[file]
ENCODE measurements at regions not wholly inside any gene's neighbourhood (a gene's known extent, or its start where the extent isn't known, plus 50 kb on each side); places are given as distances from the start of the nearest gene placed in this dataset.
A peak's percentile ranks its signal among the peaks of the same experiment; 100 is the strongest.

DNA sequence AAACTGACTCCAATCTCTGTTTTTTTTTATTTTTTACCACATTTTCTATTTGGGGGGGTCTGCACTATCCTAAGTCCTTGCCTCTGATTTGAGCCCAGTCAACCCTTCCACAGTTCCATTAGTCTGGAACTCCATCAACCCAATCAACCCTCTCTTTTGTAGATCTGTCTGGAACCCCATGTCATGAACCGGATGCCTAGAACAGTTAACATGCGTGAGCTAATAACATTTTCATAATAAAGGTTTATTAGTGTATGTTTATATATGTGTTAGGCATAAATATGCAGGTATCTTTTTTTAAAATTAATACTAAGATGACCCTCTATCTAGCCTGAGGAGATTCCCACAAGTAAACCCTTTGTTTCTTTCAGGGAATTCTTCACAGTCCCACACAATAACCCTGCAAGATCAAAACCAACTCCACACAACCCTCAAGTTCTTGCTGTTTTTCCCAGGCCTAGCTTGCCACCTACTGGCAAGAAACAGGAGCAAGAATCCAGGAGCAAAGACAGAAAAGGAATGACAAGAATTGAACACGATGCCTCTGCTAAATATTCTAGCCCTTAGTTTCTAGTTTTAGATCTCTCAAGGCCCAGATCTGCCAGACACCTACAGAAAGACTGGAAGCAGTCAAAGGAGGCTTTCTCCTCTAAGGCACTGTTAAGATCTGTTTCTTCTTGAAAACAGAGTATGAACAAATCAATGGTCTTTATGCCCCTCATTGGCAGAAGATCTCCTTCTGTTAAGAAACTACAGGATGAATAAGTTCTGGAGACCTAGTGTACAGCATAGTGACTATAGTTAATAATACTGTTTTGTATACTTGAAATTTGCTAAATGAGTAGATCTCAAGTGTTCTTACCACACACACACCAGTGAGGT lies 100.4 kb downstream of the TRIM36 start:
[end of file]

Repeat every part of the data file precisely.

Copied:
ENCODE measurements at regions not wholly inside any gene's neighbourhood (a gene's known extent, or its start where the extent isn't known, plus 50 kb on each side); places are given as distances from the start of the nearest gene placed in this dataset.
A peak's percentile ranks its signal among the peaks of the same experiment; 100 is the strongest.

DNA sequence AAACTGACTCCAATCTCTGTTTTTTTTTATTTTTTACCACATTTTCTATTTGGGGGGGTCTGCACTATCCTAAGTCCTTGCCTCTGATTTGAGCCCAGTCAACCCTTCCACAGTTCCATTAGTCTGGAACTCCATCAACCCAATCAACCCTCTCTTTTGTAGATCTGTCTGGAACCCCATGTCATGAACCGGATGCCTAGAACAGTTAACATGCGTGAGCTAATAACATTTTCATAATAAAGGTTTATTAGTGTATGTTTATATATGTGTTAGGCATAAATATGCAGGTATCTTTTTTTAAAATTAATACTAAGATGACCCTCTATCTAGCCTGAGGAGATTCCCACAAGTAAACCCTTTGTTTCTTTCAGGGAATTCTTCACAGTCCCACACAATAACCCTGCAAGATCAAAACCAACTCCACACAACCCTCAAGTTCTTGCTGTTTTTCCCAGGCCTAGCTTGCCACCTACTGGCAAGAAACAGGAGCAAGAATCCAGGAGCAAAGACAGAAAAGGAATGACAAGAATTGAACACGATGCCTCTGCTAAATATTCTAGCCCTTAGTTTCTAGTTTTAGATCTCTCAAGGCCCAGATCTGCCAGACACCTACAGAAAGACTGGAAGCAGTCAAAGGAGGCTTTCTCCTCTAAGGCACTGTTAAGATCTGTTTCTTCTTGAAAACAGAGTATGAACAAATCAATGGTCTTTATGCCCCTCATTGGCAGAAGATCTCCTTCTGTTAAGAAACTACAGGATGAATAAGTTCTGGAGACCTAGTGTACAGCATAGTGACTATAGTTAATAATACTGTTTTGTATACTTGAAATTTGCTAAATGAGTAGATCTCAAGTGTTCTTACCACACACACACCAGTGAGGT lies 100.4 kb downstream of the TRIM36 start: